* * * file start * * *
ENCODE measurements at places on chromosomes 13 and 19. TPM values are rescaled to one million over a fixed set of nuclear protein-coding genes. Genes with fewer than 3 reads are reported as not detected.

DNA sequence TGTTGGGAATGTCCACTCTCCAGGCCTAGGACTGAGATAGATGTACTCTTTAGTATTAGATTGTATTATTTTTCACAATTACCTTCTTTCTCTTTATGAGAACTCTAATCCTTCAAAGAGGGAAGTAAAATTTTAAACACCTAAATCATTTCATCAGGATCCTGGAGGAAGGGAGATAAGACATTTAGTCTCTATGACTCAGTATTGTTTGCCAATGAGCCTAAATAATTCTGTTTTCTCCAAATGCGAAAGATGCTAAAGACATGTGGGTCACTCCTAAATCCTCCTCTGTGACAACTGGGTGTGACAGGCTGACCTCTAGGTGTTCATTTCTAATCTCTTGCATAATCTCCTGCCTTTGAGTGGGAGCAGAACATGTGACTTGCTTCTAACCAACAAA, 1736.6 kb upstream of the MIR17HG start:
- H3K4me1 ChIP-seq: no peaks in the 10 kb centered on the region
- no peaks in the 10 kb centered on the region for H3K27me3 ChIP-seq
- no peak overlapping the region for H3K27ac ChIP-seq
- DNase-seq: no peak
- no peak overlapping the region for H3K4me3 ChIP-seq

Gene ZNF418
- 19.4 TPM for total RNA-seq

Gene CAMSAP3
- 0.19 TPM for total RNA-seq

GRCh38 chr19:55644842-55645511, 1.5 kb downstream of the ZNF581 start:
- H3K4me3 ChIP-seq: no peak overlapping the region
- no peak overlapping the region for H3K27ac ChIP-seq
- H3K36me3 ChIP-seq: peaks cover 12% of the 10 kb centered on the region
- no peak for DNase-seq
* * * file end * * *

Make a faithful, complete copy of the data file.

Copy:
ENCODE measurements at places on chromosomes 13 and 19. TPM values are rescaled to one million over a fixed set of nuclear protein-coding genes. Genes with fewer than 3 reads are reported as not detected.

DNA sequence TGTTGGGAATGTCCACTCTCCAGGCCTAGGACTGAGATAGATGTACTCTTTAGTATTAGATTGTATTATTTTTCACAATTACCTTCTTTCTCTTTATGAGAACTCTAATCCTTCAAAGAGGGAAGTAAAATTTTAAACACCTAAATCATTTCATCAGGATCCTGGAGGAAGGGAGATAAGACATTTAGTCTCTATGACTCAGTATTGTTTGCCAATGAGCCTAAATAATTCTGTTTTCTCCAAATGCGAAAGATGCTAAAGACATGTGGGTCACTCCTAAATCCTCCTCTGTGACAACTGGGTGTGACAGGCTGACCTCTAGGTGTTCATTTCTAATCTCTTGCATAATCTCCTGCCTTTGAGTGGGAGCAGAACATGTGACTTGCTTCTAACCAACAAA, 1736.6 kb upstream of the MIR17HG start:
- H3K4me1 ChIP-seq: no peaks in the 10 kb centered on the region
- no peaks in the 10 kb centered on the region for H3K27me3 ChIP-seq
- no peak overlapping the region for H3K27ac ChIP-seq
- DNase-seq: no peak
- no peak overlapping the region for H3K4me3 ChIP-seq

Gene ZNF418
- 19.4 TPM for total RNA-seq

Gene CAMSAP3
- 0.19 TPM for total RNA-seq

GRCh38 chr19:55644842-55645511, 1.5 kb downstream of the ZNF581 start:
- H3K4me3 ChIP-seq: no peak overlapping the region
- no peak overlapping the region for H3K27ac ChIP-seq
- H3K36me3 ChIP-seq: peaks cover 12% of the 10 kb centered on the region
- no peak for DNase-seq